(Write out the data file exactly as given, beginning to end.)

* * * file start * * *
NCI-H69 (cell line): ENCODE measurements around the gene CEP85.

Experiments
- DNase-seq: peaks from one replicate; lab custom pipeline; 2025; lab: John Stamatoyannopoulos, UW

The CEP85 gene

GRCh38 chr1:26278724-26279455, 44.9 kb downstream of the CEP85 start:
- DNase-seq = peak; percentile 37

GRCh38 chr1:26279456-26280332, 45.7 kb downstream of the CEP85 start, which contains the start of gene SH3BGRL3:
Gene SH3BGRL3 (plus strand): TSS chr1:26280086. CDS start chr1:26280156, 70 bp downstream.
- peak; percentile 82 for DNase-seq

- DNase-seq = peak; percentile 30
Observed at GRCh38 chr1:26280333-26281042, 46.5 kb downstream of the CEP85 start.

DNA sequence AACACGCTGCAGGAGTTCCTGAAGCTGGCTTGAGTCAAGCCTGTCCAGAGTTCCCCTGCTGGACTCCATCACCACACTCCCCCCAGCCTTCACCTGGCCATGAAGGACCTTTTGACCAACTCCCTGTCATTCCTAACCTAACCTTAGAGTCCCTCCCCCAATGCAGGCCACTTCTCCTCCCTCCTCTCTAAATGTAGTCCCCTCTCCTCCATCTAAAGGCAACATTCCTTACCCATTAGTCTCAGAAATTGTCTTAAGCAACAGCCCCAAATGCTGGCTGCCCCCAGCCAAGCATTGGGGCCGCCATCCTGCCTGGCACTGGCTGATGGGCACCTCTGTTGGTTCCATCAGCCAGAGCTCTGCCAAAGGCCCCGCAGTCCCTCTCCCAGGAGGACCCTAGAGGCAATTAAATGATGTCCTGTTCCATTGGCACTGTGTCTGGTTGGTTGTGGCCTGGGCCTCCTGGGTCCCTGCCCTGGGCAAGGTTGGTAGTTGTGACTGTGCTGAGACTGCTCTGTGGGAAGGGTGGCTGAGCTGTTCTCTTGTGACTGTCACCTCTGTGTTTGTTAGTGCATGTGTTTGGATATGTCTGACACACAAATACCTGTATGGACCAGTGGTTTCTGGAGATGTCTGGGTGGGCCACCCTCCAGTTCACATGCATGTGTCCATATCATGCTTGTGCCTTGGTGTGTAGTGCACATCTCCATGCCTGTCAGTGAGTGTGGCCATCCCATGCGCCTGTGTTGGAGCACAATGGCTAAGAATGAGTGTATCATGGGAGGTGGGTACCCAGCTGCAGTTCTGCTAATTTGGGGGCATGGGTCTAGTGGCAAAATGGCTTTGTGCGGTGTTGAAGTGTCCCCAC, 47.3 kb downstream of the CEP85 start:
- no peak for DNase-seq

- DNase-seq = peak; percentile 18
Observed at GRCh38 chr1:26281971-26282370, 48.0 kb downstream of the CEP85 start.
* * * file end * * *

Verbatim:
NCI-H69 (cell line): ENCODE measurements around the gene CEP85.

Experiments
- DNase-seq: peaks from one replicate; lab custom pipeline; 2025; lab: John Stamatoyannopoulos, UW

The CEP85 gene

GRCh38 chr1:26278724-26279455, 44.9 kb downstream of the CEP85 start:
- DNase-seq = peak; percentile 37

GRCh38 chr1:26279456-26280332, 45.7 kb downstream of the CEP85 start, which contains the start of gene SH3BGRL3:
Gene SH3BGRL3 (plus strand): TSS chr1:26280086. CDS start chr1:26280156, 70 bp downstream.
- peak; percentile 82 for DNase-seq

- DNase-seq = peak; percentile 30
Observed at GRCh38 chr1:26280333-26281042, 46.5 kb downstream of the CEP85 start.

DNA sequence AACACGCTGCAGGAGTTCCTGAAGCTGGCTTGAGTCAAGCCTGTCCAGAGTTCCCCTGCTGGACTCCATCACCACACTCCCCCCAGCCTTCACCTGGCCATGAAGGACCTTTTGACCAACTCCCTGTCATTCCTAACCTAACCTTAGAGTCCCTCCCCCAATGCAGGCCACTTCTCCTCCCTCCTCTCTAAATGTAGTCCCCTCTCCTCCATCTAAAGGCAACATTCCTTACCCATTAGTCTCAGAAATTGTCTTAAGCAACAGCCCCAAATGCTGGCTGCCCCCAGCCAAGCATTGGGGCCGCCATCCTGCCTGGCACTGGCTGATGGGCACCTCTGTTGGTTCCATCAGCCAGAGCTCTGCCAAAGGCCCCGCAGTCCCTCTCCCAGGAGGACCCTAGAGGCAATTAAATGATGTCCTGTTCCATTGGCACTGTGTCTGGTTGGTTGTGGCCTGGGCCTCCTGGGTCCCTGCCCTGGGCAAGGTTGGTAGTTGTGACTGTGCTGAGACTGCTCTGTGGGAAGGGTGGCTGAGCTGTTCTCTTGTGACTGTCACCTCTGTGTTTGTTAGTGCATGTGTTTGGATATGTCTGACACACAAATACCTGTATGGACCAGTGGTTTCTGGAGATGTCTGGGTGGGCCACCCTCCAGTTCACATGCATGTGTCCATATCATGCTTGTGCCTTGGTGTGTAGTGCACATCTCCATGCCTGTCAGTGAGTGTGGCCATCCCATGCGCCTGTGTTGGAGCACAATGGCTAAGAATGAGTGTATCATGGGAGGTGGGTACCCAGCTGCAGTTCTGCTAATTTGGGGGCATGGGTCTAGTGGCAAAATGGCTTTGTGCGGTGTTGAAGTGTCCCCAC, 47.3 kb downstream of the CEP85 start:
- no peak for DNase-seq

- DNase-seq = peak; percentile 18
Observed at GRCh38 chr1:26281971-26282370, 48.0 kb downstream of the CEP85 start.